Copy from Chicago Architectural Foundation. “In our ‘cities within cities’ we shall turn our streets up into the air, and stack the daytime and nighttime use of our land.” —Bertrand Goldberg
Downtown Chicago (sometimes referred to as the Loop) is now one of the fastest growing residential neighborhoods in the Chicagoland area. But downtown living hasn’t always been so trendy. When architect Bertrand Goldberg envisioned Marina City, it was an urban experiment designed to draw middle-class Chicagoans back to the city after more than a decade of suburban migration.
By creating a city within a city, Goldberg hoped the convenience of living and playing close to work would help make Marina City a success. After all, the mixed-use development was so much more than just those two “corncob towers.” When completed in 1967, it included two residential towers, plus an office building, a theater, parking for your car or boat and plenty of retail space. But were Chicagoans ready to move back to the city from the outlying suburbs? If Goldberg’s intention for Marina City was to get residents living close to work, it should be considered a wild success. When the development opened, eight percent of residents worked within the development and 80 percent could walk to work.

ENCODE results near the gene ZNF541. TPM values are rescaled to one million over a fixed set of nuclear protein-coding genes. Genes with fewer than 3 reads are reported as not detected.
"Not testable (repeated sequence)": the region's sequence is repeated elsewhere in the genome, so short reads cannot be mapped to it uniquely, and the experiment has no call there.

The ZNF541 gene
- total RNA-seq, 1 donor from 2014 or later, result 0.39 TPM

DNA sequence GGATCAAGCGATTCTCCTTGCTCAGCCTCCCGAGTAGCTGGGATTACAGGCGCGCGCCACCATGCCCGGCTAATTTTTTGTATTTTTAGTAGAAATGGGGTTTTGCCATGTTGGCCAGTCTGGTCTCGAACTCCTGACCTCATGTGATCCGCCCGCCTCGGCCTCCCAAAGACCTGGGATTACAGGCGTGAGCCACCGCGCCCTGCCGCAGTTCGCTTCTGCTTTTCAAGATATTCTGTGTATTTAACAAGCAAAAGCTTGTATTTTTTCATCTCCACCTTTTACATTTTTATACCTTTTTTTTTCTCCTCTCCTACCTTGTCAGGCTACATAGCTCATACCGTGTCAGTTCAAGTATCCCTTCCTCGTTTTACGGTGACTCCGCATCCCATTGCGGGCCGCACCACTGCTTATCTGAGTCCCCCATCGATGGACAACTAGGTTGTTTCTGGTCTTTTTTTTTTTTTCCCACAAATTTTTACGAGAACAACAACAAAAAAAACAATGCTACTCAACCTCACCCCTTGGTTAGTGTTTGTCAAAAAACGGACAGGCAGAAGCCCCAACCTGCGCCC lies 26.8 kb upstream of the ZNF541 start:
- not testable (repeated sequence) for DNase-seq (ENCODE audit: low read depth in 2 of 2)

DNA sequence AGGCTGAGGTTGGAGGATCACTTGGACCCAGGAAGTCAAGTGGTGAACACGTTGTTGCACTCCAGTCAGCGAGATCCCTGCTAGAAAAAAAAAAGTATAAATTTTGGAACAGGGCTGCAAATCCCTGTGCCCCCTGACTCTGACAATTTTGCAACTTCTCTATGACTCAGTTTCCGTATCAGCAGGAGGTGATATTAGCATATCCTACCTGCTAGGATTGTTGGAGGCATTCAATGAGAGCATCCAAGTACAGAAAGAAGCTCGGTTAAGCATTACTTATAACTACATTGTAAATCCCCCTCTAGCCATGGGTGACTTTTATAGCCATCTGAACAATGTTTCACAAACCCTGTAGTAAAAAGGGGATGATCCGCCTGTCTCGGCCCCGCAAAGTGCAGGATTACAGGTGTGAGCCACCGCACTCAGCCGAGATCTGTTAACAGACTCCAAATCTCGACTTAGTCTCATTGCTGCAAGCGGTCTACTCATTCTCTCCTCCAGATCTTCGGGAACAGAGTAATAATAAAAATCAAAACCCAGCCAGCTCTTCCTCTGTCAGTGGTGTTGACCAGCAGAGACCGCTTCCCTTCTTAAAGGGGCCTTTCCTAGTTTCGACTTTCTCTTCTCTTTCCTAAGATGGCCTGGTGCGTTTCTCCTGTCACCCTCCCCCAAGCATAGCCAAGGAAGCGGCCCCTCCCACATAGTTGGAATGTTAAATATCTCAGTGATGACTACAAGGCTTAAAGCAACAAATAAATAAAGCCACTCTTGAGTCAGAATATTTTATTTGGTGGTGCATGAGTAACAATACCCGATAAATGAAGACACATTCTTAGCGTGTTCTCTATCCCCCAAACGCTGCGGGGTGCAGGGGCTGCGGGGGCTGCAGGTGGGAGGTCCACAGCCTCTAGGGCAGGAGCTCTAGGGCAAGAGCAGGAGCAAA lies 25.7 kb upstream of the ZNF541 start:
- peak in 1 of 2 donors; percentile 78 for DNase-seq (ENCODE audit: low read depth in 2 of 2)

Marina City was certainly a vision for a new way of living in the 1960s. And the vision was one Chicagoans embraced then and still do today. There are now many residential mixed-use developments in the Loop. Marina City was a concept and development very much ahead of its time.